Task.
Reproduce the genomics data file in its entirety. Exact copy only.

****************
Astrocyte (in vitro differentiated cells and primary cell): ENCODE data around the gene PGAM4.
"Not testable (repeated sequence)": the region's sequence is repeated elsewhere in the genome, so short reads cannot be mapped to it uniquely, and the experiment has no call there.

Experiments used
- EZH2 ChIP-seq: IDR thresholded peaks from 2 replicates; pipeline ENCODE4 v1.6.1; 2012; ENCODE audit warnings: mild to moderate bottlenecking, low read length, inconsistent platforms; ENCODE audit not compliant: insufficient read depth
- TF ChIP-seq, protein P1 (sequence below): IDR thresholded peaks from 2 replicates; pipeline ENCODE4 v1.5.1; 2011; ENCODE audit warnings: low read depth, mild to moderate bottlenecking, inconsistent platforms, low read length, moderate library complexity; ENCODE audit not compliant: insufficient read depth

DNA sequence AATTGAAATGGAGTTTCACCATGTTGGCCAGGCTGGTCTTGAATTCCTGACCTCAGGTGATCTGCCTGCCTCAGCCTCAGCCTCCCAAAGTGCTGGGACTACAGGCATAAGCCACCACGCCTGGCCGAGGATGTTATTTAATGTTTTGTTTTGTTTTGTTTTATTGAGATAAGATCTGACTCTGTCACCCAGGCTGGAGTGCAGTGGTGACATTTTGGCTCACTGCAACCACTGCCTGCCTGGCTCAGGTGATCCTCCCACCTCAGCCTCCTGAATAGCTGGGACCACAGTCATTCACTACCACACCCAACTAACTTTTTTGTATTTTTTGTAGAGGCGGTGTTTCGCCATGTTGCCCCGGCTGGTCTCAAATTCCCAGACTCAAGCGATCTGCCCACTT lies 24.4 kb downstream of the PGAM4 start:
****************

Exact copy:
Astrocyte (in vitro differentiated cells and primary cell): ENCODE data around the gene PGAM4.
"Not testable (repeated sequence)": the region's sequence is repeated elsewhere in the genome, so short reads cannot be mapped to it uniquely, and the experiment has no call there.

Experiments used
- EZH2 ChIP-seq: IDR thresholded peaks from 2 replicates; pipeline ENCODE4 v1.6.1; 2012; ENCODE audit warnings: mild to moderate bottlenecking, low read length, inconsistent platforms; ENCODE audit not compliant: insufficient read depth
- TF ChIP-seq, protein P1 (sequence below): IDR thresholded peaks from 2 replicates; pipeline ENCODE4 v1.5.1; 2011; ENCODE audit warnings: low read depth, mild to moderate bottlenecking, inconsistent platforms, low read length, moderate library complexity; ENCODE audit not compliant: insufficient read depth

DNA sequence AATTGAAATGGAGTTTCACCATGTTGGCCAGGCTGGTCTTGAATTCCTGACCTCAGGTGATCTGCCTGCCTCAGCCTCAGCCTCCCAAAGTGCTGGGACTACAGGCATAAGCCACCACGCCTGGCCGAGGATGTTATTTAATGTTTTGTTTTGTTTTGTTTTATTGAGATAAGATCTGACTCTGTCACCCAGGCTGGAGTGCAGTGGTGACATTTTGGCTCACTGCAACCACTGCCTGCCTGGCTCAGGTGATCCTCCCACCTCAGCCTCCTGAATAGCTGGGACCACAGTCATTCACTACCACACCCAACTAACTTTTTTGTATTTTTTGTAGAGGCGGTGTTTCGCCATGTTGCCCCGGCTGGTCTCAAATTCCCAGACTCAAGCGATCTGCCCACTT lies 24.4 kb downstream of the PGAM4 start: